Lin Yutang’s “My Country and My People”

March 19, 2013

If you haven’t spent time in China, your opinions about that country are probably wrong. I’ve traveled there often, and I’m married to a woman who was born and lived in China during Mao’s Cultural Revolution.

That’s why I found it interesting to read “The Non-Existence Of A Chinese World View” at Two Fish’s Blog, where Lin YuTang was quoted.

My-Country-and-My-People-Lin-Yutang-9781849026642

While writing “My Splendid Concubine and the sequel, “Our Hart”, about Robert Hart in China, I read “My Country and My People“. Hart is mentioned on page eleven of the 1938 edition. Pearl S. Buck, who wrote the introduction to Lin’s book, felt that someone who knows the Chinese should write a book about the people and culture. She urged Lin YuTang to be that author. Even though YuTang’s book was published years before the Communist Revolution, this book is still relevant in all things Chinese.

YuTang’s style is a mixture of history, philosophy, psychology, sociology with wit and wisdom.

Lin Yu Tang

I smiled when he pointed out contradictions about the Chinese way of thinking and helped me discover what motivates many Chinese to act the way they do—even the Chinese in a government often blamed for what they do because they are Communists when in fact, they act that way because they are Chinese.

To learn more of China, discover Tom Carter’s “China: Portrait of a People”

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Lloyd Lofthouse is the award-winning author of My Splendid Concubine [3rd edition]. When you love a Chinese woman, you marry her family and culture too. This is the love story Sir Robert Hart did not want the world to discover.

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Conquest

July 9, 2010

I woke up this morning thinking that many in the West want nothing less than China to be something he or she understands, which means a capitalist, multi-party republic, Christian nation with a culture based on individualism rather than China’s more than two-thousand year old collective culture without religion. 

To help dispel this atmosphere of ignorance in the West, Pearl S. Buck urged Lin Yutang to write a book about China and its people. In the Preface for My Country and My People (1935), Lin Yutang wrote, “I write only for men of simple common sense…” Later, in the Prologue, he mentions how for every Sir Robert Hart, the Irish godfather of China’s modernization, there are ten thousand who do not understand the Chinese and do not care to learn.

Then in the Introduction for Lin’s book, Buck wrote, “It (My Country and My People) is truthful and not ashamed of the truth: it is written proudly and humorously and with beauty, seriously and with gaiety, appreciative and understanding of both old and new.”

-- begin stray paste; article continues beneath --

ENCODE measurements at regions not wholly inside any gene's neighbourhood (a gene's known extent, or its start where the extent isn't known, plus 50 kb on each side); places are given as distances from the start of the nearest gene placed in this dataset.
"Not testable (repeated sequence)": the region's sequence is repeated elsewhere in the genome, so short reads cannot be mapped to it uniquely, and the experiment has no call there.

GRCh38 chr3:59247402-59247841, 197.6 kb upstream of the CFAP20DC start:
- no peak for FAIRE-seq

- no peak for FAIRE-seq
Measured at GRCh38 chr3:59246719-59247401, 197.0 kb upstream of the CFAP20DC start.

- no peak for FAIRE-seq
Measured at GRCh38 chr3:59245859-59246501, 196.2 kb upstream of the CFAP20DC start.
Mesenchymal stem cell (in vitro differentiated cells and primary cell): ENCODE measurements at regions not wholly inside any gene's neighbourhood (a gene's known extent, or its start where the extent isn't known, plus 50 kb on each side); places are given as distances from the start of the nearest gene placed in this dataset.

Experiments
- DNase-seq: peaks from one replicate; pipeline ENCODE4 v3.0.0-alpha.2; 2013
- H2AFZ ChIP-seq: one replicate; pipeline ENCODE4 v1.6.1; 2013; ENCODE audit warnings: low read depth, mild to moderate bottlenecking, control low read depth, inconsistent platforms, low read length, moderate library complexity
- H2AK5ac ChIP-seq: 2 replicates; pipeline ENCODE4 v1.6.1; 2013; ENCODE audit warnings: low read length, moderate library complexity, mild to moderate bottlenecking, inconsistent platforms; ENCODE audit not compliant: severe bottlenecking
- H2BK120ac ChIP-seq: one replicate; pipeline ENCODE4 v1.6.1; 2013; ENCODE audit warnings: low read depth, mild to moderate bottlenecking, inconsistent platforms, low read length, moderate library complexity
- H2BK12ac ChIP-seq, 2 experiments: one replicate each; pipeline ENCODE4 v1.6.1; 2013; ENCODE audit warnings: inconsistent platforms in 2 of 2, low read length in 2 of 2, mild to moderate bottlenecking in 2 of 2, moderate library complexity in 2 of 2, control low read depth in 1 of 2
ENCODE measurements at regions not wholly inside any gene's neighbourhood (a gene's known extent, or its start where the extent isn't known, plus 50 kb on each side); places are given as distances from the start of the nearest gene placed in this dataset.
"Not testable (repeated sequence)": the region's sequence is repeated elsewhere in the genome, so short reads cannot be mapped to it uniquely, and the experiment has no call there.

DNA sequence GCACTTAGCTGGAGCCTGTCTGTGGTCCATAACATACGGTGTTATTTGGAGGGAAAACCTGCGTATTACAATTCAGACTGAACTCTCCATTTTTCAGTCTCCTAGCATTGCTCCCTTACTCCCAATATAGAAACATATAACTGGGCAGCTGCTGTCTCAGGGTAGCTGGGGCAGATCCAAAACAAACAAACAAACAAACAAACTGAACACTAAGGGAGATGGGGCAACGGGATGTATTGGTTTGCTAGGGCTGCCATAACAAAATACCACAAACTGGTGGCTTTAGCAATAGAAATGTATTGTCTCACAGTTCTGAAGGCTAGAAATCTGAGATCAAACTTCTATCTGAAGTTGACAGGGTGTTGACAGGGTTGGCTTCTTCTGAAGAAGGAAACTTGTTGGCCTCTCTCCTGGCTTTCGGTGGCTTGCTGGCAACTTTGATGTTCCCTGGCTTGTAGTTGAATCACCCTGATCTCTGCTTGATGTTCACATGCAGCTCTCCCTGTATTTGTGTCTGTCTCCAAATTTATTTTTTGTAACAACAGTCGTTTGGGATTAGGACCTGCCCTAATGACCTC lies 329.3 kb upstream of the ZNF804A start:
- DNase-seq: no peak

It is unfortunate that most Sinophobes have no concept of China and its culture and do not want to learn, and men and women of simple common sense are as rare today as in Lin Yutan and Pearl S. Buck’s time.

Discover more about Lin YuTang’s “My Country and My People

_________________________

Lloyd Lofthouse is the award-winning author of the concubine saga, My Splendid Concubine & Our Hart. When you love a Chinese woman, you marry her family and culture too. 

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Caressing Nature with Chinese Calligraphy

July 3, 2010

It would be difficult to talk about Chinese art without understanding Chinese calligraphy and its artistic inspiration. A painting has to convey an object, but a well-written character conveys only its beauty through line and structure.

In Shanghai, or Beijing, I’ve watched men with longed handled brushes, as seen in the first video, using water for ink and concrete for paper. With grace, they exhibit the skills of a Rembrandt breathing life to the characters.

Lin Yutang writes in My Country and My People that Western art is more sensual, more passionate, fuller of the artist’s ego, while the Chinese artist and art-lover contemplates a dragonfly, a frog, a grasshopper or a piece of jagged rock—more in harmony with nature.

Owing to the use of writing calligraphy with a brush, which is more subtle and more responsive than the pen, calligraphy as art is equal to Chinese painting. Through calligraphy, the scholar is trained to appreciate, as regards line, qualities like force, suppleness, reserved strength, exquisite tenderness, swiftness, neatness, massivness, ruggedness, and restraint or freedom.

Maybe this helps explain why the Chinese are not as warlike as Christian and Islamic cultures.

See Chinese Yu Opera with Mao Wei-tao

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Lloyd Lofthouse is the award-winning author of the concubine saga, My Splendid Concubine & Our Hart. When you love a Chinese woman, you marry her family and culture too.

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Lin Yutang Explains Christianity in China

April 27, 2010